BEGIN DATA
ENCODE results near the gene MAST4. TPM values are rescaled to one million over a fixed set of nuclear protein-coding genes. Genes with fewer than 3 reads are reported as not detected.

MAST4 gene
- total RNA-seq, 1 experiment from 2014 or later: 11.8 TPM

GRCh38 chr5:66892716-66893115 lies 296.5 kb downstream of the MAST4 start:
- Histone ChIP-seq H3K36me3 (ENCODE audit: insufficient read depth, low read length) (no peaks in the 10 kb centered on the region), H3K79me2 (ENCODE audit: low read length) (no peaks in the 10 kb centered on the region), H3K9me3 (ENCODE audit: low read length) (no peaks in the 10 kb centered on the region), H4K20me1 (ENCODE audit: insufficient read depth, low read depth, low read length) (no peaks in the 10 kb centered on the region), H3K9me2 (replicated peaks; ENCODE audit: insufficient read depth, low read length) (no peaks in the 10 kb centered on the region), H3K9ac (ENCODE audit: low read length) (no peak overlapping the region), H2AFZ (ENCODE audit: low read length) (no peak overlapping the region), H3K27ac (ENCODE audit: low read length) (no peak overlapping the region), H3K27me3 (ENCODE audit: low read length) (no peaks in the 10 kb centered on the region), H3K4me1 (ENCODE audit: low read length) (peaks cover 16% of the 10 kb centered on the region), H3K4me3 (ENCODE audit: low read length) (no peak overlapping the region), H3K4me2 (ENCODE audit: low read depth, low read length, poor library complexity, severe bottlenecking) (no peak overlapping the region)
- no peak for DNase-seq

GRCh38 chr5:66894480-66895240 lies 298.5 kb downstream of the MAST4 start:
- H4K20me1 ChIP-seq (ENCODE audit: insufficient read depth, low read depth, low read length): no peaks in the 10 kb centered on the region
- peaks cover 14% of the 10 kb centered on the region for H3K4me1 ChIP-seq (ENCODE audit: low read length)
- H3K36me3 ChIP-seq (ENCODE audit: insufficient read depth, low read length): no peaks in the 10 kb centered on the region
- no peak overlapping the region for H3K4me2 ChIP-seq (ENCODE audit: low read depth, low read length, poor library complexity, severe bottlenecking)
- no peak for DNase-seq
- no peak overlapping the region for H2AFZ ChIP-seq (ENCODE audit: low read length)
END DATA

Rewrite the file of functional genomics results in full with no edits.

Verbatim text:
ENCODE results near the gene MAST4. TPM values are rescaled to one million over a fixed set of nuclear protein-coding genes. Genes with fewer than 3 reads are reported as not detected.

MAST4 gene
- total RNA-seq, 1 experiment from 2014 or later: 11.8 TPM

GRCh38 chr5:66892716-66893115 lies 296.5 kb downstream of the MAST4 start:
- Histone ChIP-seq H3K36me3 (ENCODE audit: insufficient read depth, low read length) (no peaks in the 10 kb centered on the region), H3K79me2 (ENCODE audit: low read length) (no peaks in the 10 kb centered on the region), H3K9me3 (ENCODE audit: low read length) (no peaks in the 10 kb centered on the region), H4K20me1 (ENCODE audit: insufficient read depth, low read depth, low read length) (no peaks in the 10 kb centered on the region), H3K9me2 (replicated peaks; ENCODE audit: insufficient read depth, low read length) (no peaks in the 10 kb centered on the region), H3K9ac (ENCODE audit: low read length) (no peak overlapping the region), H2AFZ (ENCODE audit: low read length) (no peak overlapping the region), H3K27ac (ENCODE audit: low read length) (no peak overlapping the region), H3K27me3 (ENCODE audit: low read length) (no peaks in the 10 kb centered on the region), H3K4me1 (ENCODE audit: low read length) (peaks cover 16% of the 10 kb centered on the region), H3K4me3 (ENCODE audit: low read length) (no peak overlapping the region), H3K4me2 (ENCODE audit: low read depth, low read length, poor library complexity, severe bottlenecking) (no peak overlapping the region)
- no peak for DNase-seq

GRCh38 chr5:66894480-66895240 lies 298.5 kb downstream of the MAST4 start:
- H4K20me1 ChIP-seq (ENCODE audit: insufficient read depth, low read depth, low read length): no peaks in the 10 kb centered on the region
- peaks cover 14% of the 10 kb centered on the region for H3K4me1 ChIP-seq (ENCODE audit: low read length)
- H3K36me3 ChIP-seq (ENCODE audit: insufficient read depth, low read length): no peaks in the 10 kb centered on the region
- no peak overlapping the region for H3K4me2 ChIP-seq (ENCODE audit: low read depth, low read length, poor library complexity, severe bottlenecking)
- no peak for DNase-seq
- no peak overlapping the region for H2AFZ ChIP-seq (ENCODE audit: low read length)